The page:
Oh Say Can’t You See what’s going on here?

To pray

To propose

To show reverence

To beg

Every single one of these activities involve getting down on one’s knees, and not one of them is associated with arrogence or disrespect.. In fact, just the opposite. Unless you’re not white, then how dare you envoke a humble gesture to respect a symbol of our country while drawing attention to it’s illness.

It seems the powers that be are still more comfortable with black men kneeling in front of cop cars than on the football field. The NFL has now reinforced that message by banning the practice of taking a knee on the field. Instead, players have the option to stay in the locker room during the anthem If they can’t bring themselves to stand.

If you consider yourself so patriotic as to believe the stance so commonly used to talk to GOD Isn’t even good enough for the Stars & Stripes, then you should be sad and disgusted by that ruling. An elite collection of wealthy people have once again taken it upon themselves to “solve” society’s problems as quickly and conveniently as possible, leaving the consequences for someone else.

Protests are not about entertainment. They are to shed light on things we have to fix. It’s hard to get people concerned about a problem if they don’t feel its direct impact. There are SO many facits of this issue that should incite action. Unarmed men dying at the hands of authority disproportionately by skin color wasn’t enough to get us going, so they had to make some people squirm a little at a sporting event. You should be uncomfortable!

 

You probably know by now, dear Reader, that I’m not in the habit of excusing bad behavior, but I am a fan of mercy and second chances.

Most NFL fans (and owners, etc.) are probably not racists. They are not so caloused to the blight of police brutality that the players’ protests are nothing more than an unacceptable annoyance. I suspect it’s quite the opposite. Like most of us,they see horrible things happening  and feel helpless because the are just one person. They’re overwhelmed because they lack the knowledge, resources and support to make a difference. This has become such a divisive topic, they fear reaching out will hurt more than help, and those fears are not unfounded.

It’s human nature to avoid action when we’re not sure how to proceed or what the consequences might be. We all do it every day, but stakes are way to high on this one.

It’s way past time for those of us who fear for anything less than our lives to responsibility for the kind of people we want to be. We have to get honest with ourselves, and our children, about difference between the great potential of this country vs. its current reality.

Your alarm is going off.

Writers’ block tries to get at you like hypothermia. You cycle through bouts of determination and frustration until y`ou become lulled into a warm, sleepy complacency and almost convince yourself that you don’t even want to be a writer that badly, and you’re totally fine with sliding through life being a regular person who never suffers from blog anxiety and can enjoy a conversation without pausing to compulsively take notes. Writing is HARD. What kind of lunatic does that to themselves? You just need some rest. You don’t have to live like that…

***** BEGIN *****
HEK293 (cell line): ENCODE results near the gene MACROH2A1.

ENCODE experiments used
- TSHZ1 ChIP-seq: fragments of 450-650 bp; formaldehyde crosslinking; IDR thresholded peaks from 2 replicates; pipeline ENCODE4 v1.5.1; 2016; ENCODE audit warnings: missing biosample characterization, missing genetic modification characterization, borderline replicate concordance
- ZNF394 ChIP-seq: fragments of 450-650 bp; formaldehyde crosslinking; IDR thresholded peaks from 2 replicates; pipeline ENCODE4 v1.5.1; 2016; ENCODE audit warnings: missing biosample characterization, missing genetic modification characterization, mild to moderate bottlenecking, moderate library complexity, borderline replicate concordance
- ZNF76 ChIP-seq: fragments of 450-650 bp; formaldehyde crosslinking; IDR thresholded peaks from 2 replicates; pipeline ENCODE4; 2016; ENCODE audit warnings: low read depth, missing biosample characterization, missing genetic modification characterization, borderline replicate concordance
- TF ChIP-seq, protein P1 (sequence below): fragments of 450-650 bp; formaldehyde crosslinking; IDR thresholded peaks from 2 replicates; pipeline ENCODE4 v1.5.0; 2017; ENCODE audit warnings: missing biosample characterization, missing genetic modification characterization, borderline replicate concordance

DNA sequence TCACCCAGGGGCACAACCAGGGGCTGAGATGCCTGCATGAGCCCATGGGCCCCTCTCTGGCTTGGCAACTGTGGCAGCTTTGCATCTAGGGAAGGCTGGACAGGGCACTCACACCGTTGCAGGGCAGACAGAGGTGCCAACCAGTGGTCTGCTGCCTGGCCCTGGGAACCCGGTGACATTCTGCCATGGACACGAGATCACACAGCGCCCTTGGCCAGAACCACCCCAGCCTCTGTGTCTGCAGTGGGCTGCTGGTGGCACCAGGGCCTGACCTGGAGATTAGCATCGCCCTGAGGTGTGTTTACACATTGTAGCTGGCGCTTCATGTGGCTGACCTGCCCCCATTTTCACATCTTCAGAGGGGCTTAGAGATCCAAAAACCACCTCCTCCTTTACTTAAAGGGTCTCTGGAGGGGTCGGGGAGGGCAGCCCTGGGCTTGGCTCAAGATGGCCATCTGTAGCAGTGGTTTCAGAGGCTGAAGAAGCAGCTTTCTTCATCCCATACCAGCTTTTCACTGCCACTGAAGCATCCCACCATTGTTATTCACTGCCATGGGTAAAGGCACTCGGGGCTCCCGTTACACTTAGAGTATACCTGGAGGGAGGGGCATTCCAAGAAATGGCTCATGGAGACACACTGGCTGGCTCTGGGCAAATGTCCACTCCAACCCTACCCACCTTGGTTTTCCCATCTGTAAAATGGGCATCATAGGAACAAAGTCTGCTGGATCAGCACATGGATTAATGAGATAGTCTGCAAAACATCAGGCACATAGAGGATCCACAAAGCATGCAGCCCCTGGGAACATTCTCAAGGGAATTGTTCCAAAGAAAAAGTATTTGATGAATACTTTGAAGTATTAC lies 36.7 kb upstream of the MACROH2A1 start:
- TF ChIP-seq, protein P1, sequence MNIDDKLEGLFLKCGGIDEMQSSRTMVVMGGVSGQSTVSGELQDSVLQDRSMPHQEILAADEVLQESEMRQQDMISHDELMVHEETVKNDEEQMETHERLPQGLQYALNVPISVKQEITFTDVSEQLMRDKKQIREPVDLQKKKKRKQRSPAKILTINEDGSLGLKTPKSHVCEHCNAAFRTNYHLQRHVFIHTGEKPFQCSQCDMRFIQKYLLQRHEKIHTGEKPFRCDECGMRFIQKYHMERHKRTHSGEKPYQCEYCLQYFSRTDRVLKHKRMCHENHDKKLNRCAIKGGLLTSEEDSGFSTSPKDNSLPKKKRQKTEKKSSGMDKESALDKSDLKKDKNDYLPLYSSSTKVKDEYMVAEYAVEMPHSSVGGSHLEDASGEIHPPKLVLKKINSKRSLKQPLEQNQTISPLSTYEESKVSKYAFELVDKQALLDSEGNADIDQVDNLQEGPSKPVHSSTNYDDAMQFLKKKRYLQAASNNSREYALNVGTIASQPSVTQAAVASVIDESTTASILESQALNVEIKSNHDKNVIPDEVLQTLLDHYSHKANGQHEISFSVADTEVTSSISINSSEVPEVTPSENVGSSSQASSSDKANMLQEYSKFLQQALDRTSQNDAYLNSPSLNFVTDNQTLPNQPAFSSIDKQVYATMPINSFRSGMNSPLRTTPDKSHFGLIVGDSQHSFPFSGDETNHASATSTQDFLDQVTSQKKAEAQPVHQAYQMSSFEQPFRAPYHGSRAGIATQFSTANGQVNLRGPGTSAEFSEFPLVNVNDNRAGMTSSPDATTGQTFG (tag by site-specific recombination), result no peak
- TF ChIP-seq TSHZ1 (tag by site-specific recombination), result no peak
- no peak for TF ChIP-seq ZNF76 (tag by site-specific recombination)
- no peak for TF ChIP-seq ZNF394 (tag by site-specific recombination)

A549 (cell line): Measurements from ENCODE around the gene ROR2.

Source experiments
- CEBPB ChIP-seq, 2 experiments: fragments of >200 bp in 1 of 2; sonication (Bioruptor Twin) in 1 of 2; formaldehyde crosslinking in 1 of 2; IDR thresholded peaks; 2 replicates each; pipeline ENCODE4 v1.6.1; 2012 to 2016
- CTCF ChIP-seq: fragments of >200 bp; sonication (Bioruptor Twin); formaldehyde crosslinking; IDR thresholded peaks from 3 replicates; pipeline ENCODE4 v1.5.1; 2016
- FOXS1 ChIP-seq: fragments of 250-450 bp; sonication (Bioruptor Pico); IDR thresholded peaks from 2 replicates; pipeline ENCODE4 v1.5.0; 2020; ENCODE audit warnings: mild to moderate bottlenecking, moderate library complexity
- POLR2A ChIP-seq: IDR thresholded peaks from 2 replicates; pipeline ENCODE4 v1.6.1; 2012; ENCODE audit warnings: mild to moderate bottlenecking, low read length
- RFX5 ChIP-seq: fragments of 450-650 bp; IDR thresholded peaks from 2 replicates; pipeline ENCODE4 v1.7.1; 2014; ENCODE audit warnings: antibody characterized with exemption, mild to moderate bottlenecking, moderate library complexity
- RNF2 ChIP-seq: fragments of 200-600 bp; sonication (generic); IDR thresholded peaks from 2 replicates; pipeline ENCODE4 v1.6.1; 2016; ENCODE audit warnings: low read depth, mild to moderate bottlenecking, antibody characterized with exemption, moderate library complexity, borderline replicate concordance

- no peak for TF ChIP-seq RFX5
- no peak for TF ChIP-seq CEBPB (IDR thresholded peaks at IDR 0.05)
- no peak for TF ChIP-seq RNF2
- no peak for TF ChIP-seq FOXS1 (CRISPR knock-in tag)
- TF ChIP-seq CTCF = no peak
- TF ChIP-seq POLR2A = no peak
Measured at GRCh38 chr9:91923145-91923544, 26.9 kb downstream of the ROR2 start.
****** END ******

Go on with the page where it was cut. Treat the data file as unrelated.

Except you do. You do have to live like that, because it’s the only way you can live. Your heart beats to the rhythm of clicking keys. You don’t just write; you are a writer. It’s what you are.  As long as the stone cold fear of life passing by unnoticed and undocumented still jerks you awake, you’re going to be ok.

Do you know your neighbors?

Mr. Rogers had a life-altering impact on me.

I’m a 38-year-old woman with cerebral palsy. I’m not necessarily what most people associate with CP. I can walk and participated in mainstream public schooling as a child, but having a disability definitely played a formative role in shaping my life and the person I am.

My family made sure I had the best health care they could find, but never talked to me, or asked me about being disabled. I obviously knew I was different from my peers, but I only knew I had CP from listening to doctors speak with my mother.

I was (and still am) a huge fan of PBS, and watched Mister Rogers every day. I was probably 5 or 6 when I saw Jeff Erlanger on the show, and vividly remember thinking “ok, I’m not exactly like this kid, but this is what I am”.

I’m so thankful to Mister Rogers for confirming something so fundamental about myself and that there was nothing wrong with being like Jeff and I. I adamantly believe that my life could have taken a much darker turn without that experience. I still take a second to thank Mister R. every time I advocate, educate, speak or write about disability issues, and every time I remember to stop and realize how lucky I am to be living as a whole, happy and complete person with the right to acknowledge disability as a part of what makes me who I am.

Ok, but why?

PRP

There’s always a reason for how things are, and it almost always falls into one of these categories:

 

1. It’s a good reason, and you need to understand it before you go messing things up.

 

I remember hearing something once about not tearing down fences until you know where all the cows are at. I wish I had a more clever example, but this one gets the job done just fine.

 

2. Someone is benefitting from the way things are, and usually at the expense of everyone else.

 

I’ve worked more than one job at which I thought “no one would run a business this way on purpose, they must want me to fix it”, only to find that things were that way because someone, usually someone at the top, liked it that way. Maybe the books are a bit fuzzy so no one notices someone skimming the bottom line. Maybe employees are systematically criticized so they won’t notice they deserve better, and it’s a distraction from where blamed truly lies. Those are the tactics of a bully. It’s insidious and far-reaching. Smoke it out and shine the light on it.